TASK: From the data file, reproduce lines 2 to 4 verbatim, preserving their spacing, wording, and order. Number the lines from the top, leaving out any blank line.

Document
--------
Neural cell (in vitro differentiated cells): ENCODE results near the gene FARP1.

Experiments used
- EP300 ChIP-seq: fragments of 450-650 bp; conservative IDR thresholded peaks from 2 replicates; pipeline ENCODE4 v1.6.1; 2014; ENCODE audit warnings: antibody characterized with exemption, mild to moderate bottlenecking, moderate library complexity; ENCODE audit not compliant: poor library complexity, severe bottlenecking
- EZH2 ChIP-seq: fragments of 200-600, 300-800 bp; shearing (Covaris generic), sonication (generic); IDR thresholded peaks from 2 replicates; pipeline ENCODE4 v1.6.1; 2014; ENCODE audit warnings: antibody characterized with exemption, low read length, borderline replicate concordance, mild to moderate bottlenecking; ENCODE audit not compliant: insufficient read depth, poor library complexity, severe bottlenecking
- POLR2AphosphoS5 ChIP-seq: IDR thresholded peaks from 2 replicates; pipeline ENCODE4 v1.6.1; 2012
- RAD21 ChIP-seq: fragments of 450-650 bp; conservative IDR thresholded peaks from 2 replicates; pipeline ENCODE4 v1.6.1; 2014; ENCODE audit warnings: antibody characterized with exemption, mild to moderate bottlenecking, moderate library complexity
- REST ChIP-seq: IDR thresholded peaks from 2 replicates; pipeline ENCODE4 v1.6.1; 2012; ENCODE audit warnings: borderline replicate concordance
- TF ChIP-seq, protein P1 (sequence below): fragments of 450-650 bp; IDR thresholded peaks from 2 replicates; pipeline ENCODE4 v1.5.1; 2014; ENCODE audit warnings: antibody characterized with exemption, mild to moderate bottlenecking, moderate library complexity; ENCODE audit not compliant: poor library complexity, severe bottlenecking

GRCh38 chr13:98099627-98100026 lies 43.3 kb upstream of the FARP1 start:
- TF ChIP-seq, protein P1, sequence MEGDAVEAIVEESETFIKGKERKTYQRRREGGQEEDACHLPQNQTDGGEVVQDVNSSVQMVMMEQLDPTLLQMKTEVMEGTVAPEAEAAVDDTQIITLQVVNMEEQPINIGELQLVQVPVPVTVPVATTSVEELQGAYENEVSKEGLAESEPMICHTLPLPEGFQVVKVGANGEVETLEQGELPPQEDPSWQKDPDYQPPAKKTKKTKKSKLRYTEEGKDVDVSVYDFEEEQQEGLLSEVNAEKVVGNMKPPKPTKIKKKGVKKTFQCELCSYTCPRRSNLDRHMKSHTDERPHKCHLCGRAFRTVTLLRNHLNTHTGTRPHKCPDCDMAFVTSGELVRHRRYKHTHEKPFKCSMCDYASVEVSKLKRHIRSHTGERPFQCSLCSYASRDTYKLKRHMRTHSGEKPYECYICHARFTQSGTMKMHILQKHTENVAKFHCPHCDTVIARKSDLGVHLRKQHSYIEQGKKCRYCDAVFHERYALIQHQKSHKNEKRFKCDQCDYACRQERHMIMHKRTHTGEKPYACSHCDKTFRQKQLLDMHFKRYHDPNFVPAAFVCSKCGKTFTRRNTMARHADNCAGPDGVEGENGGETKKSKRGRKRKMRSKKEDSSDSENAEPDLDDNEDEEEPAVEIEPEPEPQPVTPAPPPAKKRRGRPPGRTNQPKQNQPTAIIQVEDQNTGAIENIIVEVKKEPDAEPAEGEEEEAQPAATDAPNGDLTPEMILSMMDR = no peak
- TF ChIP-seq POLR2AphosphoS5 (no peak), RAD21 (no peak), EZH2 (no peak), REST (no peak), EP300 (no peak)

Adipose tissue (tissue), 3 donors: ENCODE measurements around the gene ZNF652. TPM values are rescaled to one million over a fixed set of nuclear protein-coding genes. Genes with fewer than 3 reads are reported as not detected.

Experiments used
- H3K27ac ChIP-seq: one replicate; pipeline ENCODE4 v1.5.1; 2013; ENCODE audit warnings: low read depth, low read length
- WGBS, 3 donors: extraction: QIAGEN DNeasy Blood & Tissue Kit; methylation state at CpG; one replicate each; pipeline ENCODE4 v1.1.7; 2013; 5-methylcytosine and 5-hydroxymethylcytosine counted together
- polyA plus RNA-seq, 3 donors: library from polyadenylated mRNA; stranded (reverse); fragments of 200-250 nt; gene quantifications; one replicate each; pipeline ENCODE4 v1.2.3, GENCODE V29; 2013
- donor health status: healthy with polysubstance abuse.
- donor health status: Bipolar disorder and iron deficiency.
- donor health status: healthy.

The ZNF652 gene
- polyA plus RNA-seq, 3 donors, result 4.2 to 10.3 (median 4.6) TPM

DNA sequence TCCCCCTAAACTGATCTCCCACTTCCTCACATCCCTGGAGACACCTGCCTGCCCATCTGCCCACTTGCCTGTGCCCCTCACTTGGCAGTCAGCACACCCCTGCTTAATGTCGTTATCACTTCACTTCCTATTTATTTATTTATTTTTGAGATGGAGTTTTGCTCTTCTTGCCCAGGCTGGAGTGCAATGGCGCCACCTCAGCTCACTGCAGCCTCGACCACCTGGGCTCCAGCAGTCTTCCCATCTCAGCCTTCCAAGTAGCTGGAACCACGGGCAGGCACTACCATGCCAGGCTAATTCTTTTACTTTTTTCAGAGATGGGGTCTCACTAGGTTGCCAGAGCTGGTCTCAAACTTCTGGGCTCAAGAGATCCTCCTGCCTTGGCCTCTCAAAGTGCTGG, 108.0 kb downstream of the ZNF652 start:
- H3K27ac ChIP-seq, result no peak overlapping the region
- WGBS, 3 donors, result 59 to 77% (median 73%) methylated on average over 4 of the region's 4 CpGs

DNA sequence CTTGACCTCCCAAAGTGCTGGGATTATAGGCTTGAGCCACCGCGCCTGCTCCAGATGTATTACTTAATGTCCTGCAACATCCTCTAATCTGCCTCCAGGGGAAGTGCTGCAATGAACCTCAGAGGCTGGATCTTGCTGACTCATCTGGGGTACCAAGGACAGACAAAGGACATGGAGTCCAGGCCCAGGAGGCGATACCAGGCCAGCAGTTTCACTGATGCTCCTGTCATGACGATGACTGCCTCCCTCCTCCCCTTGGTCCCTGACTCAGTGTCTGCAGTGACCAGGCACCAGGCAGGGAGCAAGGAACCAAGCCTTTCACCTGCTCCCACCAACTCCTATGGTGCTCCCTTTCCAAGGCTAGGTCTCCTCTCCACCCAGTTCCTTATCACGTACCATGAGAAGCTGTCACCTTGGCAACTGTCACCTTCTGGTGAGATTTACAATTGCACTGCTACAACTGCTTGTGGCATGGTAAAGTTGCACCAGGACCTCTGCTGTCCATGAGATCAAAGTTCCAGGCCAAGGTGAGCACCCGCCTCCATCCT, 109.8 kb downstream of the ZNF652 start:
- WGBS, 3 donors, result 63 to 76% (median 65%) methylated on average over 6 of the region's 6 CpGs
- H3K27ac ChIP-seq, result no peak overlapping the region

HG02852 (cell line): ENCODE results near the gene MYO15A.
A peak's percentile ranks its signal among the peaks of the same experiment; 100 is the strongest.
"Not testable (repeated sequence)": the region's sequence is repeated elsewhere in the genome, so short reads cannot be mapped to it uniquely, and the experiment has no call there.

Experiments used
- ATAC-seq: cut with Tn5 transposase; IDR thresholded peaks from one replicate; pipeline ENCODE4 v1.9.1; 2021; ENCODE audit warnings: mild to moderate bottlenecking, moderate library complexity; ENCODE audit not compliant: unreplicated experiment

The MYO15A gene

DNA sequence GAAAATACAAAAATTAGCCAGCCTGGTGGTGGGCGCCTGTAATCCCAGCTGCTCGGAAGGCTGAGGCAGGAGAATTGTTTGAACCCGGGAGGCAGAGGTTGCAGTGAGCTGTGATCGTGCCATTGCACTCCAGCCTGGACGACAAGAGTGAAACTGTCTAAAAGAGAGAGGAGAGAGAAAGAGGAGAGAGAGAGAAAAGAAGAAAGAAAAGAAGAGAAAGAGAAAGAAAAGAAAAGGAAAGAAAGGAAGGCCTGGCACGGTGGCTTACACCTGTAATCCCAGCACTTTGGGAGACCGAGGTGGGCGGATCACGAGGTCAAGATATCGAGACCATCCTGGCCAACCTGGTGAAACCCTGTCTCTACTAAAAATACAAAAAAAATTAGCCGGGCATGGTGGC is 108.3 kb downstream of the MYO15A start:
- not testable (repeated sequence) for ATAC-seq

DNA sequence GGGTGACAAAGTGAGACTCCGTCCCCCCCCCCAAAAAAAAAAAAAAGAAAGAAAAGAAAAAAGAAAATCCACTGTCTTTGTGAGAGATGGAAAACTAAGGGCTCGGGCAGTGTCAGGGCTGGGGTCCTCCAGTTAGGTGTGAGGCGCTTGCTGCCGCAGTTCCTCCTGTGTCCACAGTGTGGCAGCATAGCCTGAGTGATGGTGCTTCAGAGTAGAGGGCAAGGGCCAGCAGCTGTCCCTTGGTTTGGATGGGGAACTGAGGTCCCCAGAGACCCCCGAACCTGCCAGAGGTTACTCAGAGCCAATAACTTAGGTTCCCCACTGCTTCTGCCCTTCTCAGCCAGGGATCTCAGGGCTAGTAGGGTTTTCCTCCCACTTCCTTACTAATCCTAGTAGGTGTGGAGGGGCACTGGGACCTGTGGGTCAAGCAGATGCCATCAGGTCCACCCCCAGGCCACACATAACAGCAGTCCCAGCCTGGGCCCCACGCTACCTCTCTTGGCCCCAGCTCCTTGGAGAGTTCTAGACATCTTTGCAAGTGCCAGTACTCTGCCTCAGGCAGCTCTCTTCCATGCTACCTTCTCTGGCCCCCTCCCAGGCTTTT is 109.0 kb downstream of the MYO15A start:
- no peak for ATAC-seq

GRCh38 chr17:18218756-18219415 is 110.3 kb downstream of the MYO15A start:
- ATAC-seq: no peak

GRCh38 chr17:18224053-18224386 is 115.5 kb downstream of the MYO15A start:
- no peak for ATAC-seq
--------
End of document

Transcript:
Experiments used
- EP300 ChIP-seq: fragments of 450-650 bp; conservative IDR thresholded peaks from 2 replicates; pipeline ENCODE4 v1.6.1; 2014; ENCODE audit warnings: antibody characterized with exemption, mild to moderate bottlenecking, moderate library complexity; ENCODE audit not compliant: poor library complexity, severe bottlenecking
- EZH2 ChIP-seq: fragments of 200-600, 300-800 bp; shearing (Covaris generic), sonication (generic); IDR thresholded peaks from 2 replicates; pipeline ENCODE4 v1.6.1; 2014; ENCODE audit warnings: antibody characterized with exemption, low read length, borderline replicate concordance, mild to moderate bottlenecking; ENCODE audit not compliant: insufficient read depth, poor library complexity, severe bottlenecking